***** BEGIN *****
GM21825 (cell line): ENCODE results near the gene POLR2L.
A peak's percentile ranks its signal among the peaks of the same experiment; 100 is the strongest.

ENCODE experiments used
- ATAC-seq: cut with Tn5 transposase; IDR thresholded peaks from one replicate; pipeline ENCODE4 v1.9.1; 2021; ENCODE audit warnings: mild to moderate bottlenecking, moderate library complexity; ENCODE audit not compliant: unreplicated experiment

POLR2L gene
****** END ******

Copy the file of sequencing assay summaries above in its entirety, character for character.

GM21825 (cell line): ENCODE results near the gene POLR2L.
A peak's percentile ranks its signal among the peaks of the same experiment; 100 is the strongest.

ENCODE experiments used
- ATAC-seq: cut with Tn5 transposase; IDR thresholded peaks from one replicate; pipeline ENCODE4 v1.9.1; 2021; ENCODE audit warnings: mild to moderate bottlenecking, moderate library complexity; ENCODE audit not compliant: unreplicated experiment

POLR2L gene